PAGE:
A chance to look round an organic farm, just a few miles away? Oooh, yes please!
Five hundred acres. That used to count as a big farm, but in these days of agri-business, many are easily double that acreage. Here are sheep, cattle, oats and grassland – grassland that includes flower-rich meadows too.
We saw sheep, fed exclusively on the rich grassland which farmer Mark works hard to keep in good heart. Without good rich friable soil, no farm can function well. They’ve just finished lambing, and mothers and lambs foraged contentedly in the fields.
Oat fields are divided by traditional dry-stone walls, and by hedging, deliberately little-pruned, and with wide margins before the crop is planted to give abundant wildlife corridors.
There’s a small lake, home to oyster catchers which nest there.
Curlews and lapwings enjoy the site too, and Mark’s meadows are not cut for their sweet flower-rich hay until after July 15th each year, when ground-nesting birds have finished rearing their young.
We enjoyed a sheep-dog show. Eleven year old Jess was pleased to demonstrate her skill, as she dashed round in a wide circle, quickly bringing the sheep together into a compact group. It was good to see her eagerness, her enthusiasm for a job she does so well.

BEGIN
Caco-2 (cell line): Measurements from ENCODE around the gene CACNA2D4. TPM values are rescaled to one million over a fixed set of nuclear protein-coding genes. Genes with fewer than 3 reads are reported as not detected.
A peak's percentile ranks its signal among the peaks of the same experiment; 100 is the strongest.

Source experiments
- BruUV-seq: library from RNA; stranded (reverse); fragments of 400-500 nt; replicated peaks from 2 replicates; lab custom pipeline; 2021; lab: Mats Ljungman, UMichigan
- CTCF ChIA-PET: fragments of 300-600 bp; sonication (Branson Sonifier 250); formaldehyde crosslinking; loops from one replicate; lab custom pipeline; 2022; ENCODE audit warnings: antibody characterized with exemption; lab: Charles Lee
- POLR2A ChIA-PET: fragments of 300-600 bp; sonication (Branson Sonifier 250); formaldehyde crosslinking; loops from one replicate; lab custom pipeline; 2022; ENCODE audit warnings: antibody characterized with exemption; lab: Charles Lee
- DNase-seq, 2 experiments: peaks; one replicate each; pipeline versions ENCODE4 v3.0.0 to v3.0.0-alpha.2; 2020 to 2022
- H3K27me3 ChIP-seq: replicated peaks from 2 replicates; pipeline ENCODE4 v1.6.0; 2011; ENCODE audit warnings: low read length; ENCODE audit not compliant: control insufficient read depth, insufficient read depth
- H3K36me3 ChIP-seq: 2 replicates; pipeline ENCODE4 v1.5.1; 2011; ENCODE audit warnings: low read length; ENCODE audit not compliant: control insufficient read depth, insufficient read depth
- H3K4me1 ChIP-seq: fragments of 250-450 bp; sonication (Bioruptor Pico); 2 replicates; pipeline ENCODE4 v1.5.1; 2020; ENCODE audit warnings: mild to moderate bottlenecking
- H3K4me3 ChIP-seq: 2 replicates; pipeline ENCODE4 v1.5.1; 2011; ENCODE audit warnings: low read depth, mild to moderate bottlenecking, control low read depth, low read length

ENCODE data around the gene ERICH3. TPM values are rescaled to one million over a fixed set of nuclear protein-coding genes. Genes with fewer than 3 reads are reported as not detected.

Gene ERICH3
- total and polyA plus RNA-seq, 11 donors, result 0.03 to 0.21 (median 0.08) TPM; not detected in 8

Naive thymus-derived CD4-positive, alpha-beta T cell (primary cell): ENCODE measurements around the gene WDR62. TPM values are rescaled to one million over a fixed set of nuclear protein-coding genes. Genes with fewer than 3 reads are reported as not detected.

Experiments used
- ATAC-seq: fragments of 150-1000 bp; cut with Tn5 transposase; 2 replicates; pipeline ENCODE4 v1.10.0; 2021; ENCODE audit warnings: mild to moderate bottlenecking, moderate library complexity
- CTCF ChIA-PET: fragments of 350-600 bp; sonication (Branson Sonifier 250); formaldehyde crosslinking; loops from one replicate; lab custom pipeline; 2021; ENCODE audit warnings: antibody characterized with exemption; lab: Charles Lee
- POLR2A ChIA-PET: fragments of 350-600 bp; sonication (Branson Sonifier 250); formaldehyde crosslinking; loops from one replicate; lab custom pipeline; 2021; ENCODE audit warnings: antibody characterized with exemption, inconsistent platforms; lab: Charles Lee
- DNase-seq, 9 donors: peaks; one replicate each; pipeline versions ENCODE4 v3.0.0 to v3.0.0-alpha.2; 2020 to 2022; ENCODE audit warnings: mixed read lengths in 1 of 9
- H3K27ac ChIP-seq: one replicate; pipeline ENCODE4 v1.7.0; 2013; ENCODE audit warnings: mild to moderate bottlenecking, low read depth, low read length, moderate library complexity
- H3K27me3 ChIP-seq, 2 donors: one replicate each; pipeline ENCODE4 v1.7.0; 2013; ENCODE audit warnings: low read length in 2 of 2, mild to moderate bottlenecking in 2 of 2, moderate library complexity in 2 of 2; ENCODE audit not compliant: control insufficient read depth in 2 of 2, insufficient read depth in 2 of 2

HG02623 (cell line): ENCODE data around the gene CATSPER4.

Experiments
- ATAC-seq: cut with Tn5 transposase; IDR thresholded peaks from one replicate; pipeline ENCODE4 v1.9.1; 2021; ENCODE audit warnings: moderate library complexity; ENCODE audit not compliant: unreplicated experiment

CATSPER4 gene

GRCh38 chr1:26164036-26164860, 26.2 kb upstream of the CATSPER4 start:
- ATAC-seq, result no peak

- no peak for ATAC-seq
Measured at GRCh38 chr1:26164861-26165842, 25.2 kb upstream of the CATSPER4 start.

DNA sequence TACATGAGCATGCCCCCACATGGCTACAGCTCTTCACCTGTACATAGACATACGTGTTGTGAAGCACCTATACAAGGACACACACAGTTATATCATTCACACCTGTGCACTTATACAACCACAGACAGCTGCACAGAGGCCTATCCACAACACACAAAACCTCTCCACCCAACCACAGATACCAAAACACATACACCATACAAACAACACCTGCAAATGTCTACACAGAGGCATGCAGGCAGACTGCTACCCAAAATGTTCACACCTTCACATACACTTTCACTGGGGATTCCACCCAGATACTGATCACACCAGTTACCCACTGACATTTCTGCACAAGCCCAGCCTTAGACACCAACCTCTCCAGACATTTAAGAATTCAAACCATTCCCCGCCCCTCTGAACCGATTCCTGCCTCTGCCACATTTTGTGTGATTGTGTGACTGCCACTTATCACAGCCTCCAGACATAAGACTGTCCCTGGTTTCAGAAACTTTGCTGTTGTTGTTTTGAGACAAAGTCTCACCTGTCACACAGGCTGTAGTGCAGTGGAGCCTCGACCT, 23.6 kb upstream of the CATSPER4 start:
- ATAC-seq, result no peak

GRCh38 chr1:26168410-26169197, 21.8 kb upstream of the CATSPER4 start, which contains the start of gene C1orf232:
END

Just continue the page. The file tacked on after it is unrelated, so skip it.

Finally, cattle. Mark brought us down quickly to the bottom of their field. The cows have recently calved, and are extremely protective. Best let them approach us. And they were curious, but ran (yes, ran) down the hill to get into the next-door field, as their calves, in some cases only a day old easily kept up with them.
And that was it. Apart from greeting the last-born lamb, only a day old. Her inexperienced mum had only had the one baby. Next year, she’ll probably have the more usual twins.
A happy morning.
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